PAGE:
What is a custodian?
Custody in the institutional crypto world plays a fundamental role in accessing crypto and DeFi. Custodians store private keys, approve, and sign transactions. They interact directly with broker/dealers and exchanges to facilitate transactions for fund managers. They are paramount to safely acquiring and holding crypto assets.
The best custodians aggregate all liquidity opportunities for fund managers so funds can choose from the best prices across all market sources.
Different institutional custody requirements
Managers who run funds with $1–10M of family and friends’ money will have very different businesses to funds that have $150M+ assets under management (AUM). If a manager is primarily allocating assets on behalf of friends and family, their investors will likely be more lenient in terms of the safeguards required to ensure that manager is operating their business correctly. This leniency comes from a place of trust.
Small Funds and Family Offices
With this trust, many small funds choose to self-custody their assets—meaning they do not use a third-party custodian. This choice allows small funds to save on management fees and other costly third-party services. Foregoing third-party services, like custodians, also reduces some counterparty risk. For example, in the worst cases, rare technical failures by a custodian could lead to a loss of access to funds.
Not using third-party services may work absolutely fine for family offices, but there are of course associated risks: Without third parties, fund managers could withhold or distort information, or abscond with funds. Fund managers may also not be able to provide the same depth and transparency on trading operations that qualified fund administrators can—so trust is a big deal!
Large Funds and Financial Institutions
As a fund grows into taking capital from larger institutional allocators such as pension funds and endowments, they become subject to far more rigorous requirements in order to ensure fund managers are acting in compliance with regulations and are properly safeguarding their clients’ assets. Generally, as fund allocations get larger, more due diligence is required.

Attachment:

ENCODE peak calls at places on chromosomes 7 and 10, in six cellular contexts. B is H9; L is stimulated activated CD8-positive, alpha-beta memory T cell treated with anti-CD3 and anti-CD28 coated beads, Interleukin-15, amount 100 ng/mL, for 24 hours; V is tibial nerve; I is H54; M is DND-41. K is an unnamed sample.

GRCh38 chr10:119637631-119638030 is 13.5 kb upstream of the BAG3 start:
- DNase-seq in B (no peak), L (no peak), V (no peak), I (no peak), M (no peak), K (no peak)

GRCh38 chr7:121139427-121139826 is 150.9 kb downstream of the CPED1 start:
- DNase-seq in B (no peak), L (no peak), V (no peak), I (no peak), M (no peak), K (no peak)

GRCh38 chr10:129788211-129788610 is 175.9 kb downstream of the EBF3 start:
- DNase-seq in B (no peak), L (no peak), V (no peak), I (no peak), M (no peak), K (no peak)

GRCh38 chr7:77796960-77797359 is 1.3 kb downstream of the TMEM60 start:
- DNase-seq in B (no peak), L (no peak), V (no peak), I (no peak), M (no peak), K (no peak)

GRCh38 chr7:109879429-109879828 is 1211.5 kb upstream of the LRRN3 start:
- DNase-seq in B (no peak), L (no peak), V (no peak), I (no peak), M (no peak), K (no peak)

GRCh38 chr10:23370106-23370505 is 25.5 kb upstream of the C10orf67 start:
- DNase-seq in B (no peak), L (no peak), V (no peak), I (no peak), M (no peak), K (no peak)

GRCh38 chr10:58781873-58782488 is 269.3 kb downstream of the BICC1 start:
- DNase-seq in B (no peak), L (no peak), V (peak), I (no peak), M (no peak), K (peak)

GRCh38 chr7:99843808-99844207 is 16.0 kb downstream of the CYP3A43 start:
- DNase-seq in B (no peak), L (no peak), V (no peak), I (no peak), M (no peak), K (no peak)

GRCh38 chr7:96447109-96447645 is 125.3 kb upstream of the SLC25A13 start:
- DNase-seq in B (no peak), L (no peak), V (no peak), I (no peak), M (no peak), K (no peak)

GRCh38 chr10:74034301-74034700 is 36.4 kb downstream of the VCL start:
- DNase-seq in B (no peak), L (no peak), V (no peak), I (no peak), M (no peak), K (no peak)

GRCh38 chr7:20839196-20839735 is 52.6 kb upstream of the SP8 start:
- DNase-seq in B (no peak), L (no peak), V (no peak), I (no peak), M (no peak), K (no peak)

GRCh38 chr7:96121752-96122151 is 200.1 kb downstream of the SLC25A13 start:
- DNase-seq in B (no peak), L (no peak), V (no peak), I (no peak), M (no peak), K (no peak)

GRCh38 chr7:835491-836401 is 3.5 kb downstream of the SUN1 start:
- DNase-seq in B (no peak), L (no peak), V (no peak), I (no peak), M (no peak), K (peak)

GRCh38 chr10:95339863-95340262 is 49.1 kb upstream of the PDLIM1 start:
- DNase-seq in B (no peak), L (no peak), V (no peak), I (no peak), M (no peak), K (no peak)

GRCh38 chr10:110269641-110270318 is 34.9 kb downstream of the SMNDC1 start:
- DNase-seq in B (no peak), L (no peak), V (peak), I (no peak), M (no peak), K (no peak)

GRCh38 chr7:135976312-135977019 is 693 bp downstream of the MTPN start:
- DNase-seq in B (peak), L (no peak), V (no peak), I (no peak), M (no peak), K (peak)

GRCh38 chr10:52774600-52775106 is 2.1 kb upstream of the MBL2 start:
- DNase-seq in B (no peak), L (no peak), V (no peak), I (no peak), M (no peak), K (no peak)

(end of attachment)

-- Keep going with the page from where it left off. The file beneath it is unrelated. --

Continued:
The US requires established funds to use qualified custodians which are SEC approved when AUM surpasses $150 million. When a fund’s assets surpass $150M in outside capital, they have to both register with the SEC and are legally required to custody their assets with a qualified custodian. In addition, a fund manager must distribute thorough account statements and notify clients regarding how their assets are being held. They must also enter into a written agreement with an independent public accountant to examine those assets on a surprise basis every year.
Thus, while smaller funds and entities like family offices, who purely invest one family’s assets, might not require third-party service providers like custodians, larger funds will.
Custody solutions with MetaMask Institutional
MetaMask is the world's most used and trusted DeFi wallet. It serves over 10M monthly active users and is integrated with almost every DeFi dapp, offering direct access to tens of thousands of venues for trading, staking, lending, borrowing, derivatives, asset management and more.
MetaMask Institutional is an institution-compliant extension of MetaMask. Today, we are actively integrating with a wide range of third-party custodians. Our approach is to be custodian agnostic. We seek to provide access to a variety of custody technology as well as qualified custodians to ensure that we serve the needs of the entire institutional market.
As the ultimate DeFi bridge for both traditional finance and crypto enterprises, only MetaMask Institutional provides unrivaled access to DeFi without compromising on institution-required security, operational efficiency, or compliance requirements.
Our early-adopter program also welcomes smaller funds and family offices that are self-custodying their assets.
Next week we will dive deeper and cover different custody tech stacks for institutional DeFi investors.